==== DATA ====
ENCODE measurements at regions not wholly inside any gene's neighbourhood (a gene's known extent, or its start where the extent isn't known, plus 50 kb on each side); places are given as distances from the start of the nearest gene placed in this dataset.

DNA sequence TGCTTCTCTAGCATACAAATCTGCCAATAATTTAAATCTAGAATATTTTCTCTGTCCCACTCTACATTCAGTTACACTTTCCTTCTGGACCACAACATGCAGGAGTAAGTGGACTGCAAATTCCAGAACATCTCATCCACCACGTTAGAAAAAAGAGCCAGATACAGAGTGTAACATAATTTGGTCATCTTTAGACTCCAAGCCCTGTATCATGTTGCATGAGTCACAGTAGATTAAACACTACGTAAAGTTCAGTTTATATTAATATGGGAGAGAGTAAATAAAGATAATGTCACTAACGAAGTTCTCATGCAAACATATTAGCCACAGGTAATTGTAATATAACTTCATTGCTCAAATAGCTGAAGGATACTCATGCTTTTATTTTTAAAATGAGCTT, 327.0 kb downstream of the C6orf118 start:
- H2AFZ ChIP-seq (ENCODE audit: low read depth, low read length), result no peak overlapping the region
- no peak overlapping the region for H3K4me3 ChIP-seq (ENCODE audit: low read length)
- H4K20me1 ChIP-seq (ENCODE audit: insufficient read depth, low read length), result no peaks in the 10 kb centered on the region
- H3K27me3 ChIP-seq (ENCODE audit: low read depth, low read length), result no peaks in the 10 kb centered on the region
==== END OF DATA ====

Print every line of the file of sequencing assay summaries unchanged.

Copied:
ENCODE measurements at regions not wholly inside any gene's neighbourhood (a gene's known extent, or its start where the extent isn't known, plus 50 kb on each side); places are given as distances from the start of the nearest gene placed in this dataset.

DNA sequence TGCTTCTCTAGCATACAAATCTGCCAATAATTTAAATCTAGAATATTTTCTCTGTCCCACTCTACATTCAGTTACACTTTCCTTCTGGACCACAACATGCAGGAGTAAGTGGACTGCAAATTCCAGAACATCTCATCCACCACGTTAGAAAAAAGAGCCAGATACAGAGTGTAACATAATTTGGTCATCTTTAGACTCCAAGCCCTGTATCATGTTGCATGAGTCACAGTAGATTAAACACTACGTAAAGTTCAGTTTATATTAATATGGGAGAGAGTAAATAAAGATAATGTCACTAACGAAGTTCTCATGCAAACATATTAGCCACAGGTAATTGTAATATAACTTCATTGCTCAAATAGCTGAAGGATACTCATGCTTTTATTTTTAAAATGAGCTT, 327.0 kb downstream of the C6orf118 start:
- H2AFZ ChIP-seq (ENCODE audit: low read depth, low read length), result no peak overlapping the region
- no peak overlapping the region for H3K4me3 ChIP-seq (ENCODE audit: low read length)
- H4K20me1 ChIP-seq (ENCODE audit: insufficient read depth, low read length), result no peaks in the 10 kb centered on the region
- H3K27me3 ChIP-seq (ENCODE audit: low read depth, low read length), result no peaks in the 10 kb centered on the region